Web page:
Sunday, February 05, 2017

Book Report: 20,000 Leagues Under the Sea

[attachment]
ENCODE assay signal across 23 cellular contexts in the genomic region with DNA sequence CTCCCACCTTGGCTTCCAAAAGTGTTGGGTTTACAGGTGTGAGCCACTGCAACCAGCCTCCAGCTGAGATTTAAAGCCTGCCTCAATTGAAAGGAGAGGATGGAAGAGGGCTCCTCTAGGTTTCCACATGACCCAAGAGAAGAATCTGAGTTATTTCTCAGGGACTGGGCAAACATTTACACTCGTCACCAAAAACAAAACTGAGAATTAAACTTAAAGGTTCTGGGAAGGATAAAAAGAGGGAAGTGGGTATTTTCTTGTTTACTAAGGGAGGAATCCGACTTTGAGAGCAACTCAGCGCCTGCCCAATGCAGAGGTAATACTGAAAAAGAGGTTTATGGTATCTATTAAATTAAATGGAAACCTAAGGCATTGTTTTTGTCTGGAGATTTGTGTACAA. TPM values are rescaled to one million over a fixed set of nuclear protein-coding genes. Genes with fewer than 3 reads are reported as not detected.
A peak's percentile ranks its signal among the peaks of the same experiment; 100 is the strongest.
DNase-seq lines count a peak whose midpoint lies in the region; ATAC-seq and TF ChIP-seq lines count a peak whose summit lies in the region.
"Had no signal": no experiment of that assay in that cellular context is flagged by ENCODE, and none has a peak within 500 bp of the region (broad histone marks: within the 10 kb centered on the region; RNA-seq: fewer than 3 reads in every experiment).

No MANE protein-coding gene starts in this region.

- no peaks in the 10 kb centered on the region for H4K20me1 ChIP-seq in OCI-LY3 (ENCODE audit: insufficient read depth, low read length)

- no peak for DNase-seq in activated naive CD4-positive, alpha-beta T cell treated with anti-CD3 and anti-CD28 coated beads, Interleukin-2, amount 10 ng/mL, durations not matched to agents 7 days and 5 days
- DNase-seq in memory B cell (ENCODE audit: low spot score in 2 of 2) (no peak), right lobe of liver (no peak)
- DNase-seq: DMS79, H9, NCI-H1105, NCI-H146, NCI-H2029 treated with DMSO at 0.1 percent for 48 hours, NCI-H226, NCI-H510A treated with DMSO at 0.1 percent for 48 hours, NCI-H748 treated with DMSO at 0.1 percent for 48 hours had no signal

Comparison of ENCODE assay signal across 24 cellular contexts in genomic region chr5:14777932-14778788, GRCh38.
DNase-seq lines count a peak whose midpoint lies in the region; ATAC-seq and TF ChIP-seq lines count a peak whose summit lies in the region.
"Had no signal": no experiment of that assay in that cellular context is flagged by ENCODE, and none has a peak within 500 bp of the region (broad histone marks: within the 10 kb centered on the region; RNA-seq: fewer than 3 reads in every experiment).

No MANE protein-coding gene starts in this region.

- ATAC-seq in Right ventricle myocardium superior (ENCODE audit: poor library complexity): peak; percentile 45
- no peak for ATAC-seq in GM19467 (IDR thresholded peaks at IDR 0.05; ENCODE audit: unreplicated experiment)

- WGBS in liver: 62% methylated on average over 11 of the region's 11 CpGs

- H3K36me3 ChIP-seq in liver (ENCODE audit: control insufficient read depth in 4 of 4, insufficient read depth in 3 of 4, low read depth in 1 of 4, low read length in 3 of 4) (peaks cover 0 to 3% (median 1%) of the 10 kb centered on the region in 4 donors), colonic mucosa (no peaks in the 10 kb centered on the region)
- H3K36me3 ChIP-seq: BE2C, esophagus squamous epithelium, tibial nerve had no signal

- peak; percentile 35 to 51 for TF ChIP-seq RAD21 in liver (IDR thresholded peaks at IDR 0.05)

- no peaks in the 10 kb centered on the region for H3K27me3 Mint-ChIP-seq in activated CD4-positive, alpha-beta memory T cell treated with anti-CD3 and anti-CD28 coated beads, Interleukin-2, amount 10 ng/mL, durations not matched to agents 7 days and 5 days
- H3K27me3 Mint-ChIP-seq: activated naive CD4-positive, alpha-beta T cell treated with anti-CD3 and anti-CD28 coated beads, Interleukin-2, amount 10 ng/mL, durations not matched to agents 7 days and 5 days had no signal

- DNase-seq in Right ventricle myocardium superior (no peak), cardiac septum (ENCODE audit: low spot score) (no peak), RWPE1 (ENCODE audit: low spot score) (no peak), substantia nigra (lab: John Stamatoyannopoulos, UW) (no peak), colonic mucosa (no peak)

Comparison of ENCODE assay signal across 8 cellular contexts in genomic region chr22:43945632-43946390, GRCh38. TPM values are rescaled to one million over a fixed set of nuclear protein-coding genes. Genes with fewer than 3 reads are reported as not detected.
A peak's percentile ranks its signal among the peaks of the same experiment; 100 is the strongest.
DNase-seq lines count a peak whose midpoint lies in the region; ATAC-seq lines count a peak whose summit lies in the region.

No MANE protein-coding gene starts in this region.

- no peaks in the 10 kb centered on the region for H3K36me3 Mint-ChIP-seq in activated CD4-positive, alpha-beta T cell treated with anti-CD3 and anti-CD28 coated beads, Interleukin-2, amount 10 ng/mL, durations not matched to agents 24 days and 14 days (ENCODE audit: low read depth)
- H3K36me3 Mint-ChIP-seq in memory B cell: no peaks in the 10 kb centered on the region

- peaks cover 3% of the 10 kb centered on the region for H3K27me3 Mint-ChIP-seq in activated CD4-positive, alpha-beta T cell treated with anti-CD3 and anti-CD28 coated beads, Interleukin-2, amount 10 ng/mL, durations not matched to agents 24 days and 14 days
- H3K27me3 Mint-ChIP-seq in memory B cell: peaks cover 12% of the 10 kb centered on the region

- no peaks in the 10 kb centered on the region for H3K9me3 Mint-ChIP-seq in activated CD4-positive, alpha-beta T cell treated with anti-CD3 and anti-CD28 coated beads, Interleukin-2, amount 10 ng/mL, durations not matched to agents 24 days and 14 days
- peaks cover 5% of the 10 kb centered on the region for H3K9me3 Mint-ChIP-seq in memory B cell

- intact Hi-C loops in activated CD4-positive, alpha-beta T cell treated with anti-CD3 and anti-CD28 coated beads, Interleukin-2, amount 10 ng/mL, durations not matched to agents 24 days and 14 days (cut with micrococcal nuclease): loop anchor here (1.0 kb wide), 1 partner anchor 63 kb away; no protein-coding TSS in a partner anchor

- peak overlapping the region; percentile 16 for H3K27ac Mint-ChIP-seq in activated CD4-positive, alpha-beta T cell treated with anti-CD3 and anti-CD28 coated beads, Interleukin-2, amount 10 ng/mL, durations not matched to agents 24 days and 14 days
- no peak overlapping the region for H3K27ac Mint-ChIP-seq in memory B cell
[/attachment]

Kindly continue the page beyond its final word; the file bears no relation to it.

Jules Verne was the Michael Crichton of his time, writing well-reasoned and plausible near-future sci-fi stories that turned out to be prophetic. He is out to dazzle his readers with his knowledge and speculation of the mysteries of the deep, and makes the dry lecture material more palatable by wrapping it in a vivid, stirring story of adventurers taken as half-willing captives by a domineering genius. There's a parallel to Vernes himself as Captain Nemo, captivating readers on a journey they must accept on his megalomaniacal terms. Throughout the globe-circling adventures, Nemo's prisoners plot their escape, but their efforts are halfhearted because they can't fully commit to stop wanting to see what happens next if they stay aboard the submarine. Nemo is every author, and M. Arronax, Ned Land and Conseil are the warring factions of a reader's psyche, battling distraction and disagreement with the inevitable course governed by one person alone. To read is to give up your agency in return for knowledge and experience you'd never otherwise be able to find on your own. That's the punishing gift Vernes doles out.

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